4. Ask the students: 45% of all children in the US are ethnic minorities. Do they feel excluded? Do they feel safe sharing things about themselves in the classroom?

5. Take a look at your child’s homework or text books: Are there units or chapters devoted to all ethnicities? Do they look at History or social issues from different cultural perspectives?

Most teachers are good people trying to do their jobs in the best way possible; dealing with school overcrowding, budget cuts and the like. If your child’s classroom does not answer with a resounding “yes!” to the above questions, you don’t have to make a rush to pull them from school. These are merely suggestions for the optimal learning for our children and if your child’s school or teacher can provide even just a few of the suggestions, they are better off for them.

We should of course, be teaching children morals and their belief system at home, but with teachers having a large influence over behavior for a good portion of their day, we do have some cause for concern if they are teaching things that we don’t want them to learn. The world is made up of students of all different colors, shapes, and sizes and we need to find educators that encourage communication about differences while demonstrating that these differences do not equate to any one group or person being better than any other. We should be concerned when our teachers tell our children to “only color people peach” and we should applaud those that inspire, motivate and empower children of all colors.

Scholarship For Mothers Program – Private Foundations For Women Offer Educational Financial Aid

Having to take care of the children on her own is the biggest challenge a single mother could ever face. Raising them up would mean she has to work full time to earn money and provide at least the essential and basic needs of her children. This can be tougher, especially if they would want to go back to school to improve their careers and find a more rewarding job. All of these are for a mother’s wish to give her children a brighter future.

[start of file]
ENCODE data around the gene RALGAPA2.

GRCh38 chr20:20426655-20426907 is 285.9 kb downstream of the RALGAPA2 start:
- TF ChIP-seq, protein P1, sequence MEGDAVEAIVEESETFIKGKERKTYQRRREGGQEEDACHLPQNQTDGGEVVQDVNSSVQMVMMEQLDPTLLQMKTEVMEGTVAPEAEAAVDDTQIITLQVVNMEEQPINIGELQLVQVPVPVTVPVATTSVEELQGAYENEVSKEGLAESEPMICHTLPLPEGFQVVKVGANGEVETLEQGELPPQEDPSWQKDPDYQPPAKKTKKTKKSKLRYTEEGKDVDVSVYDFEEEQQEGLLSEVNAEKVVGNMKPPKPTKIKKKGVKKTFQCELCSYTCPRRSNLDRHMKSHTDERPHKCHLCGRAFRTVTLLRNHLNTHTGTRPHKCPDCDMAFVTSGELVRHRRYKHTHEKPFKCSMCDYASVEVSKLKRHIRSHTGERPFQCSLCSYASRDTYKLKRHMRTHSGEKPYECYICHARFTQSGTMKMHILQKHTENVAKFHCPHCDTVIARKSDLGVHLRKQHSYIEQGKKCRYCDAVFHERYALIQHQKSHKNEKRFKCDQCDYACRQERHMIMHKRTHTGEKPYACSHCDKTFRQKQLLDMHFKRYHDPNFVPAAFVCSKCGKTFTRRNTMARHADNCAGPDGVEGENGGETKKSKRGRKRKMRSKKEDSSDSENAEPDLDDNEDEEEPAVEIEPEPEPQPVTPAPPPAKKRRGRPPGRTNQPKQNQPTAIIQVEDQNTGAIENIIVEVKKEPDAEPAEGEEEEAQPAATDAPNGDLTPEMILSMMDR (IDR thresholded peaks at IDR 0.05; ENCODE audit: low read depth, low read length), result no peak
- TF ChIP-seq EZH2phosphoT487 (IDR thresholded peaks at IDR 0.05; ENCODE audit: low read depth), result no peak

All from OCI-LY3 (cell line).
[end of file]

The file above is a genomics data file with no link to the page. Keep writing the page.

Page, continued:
Aside from the Federal grants and loans given by the government to help out single mothers, there are also private groups and foundations that offer scholarship programs. Below are some of the well-established scholarship programs for moms:

Accounting Scholarships for Women in Transition

This scholarship program is offered to women who are the only source of support for their families. This scholarship offers up to $16,000 over 4 years to those who are taking up accounting degree.

American Association of University Women Career Development Grants

For those mothers who would like to advance their careers and pursue master’s degree, second bachelor’s degree or would like to undergo specialized training can apply to this scholarship program. It offers $2,000 to up to $12,000 worth of scholarship grants.

Women’s Independence Scholarship Program (WISP)

WISP offers educational aid for formerly battered women to provide them a suitable job to support themselves and their kids. To be an eligible candidate in this program, one should be enrolled in an accredited program of community schools, colleges or universities.

Philanthropic Educational Organization (PEO)

This organization offers several scholarship programs for mothers. One of which is the Program for Continuing Education, who offers up to $2,000 scholarship grants. STAR Scholarship Pilot Programs, on the other hand, can give up to $2,500 for high school seniors who wanted to pursue post secondary education. Foreigner students who are pursuing graduate studies in US and Canada are also eligible for scholarship programs and can be awarded up to $10,000 through International Peach Scholarship.

These are a number of scholarships for mother program offered by other organizations. You can find more online as well as on news papers and periodicals. Though not all are lucky enough to get in a scholarship, never stop until you find one. Keeping the scholarship for single moms may be tiring but is always worth the effort.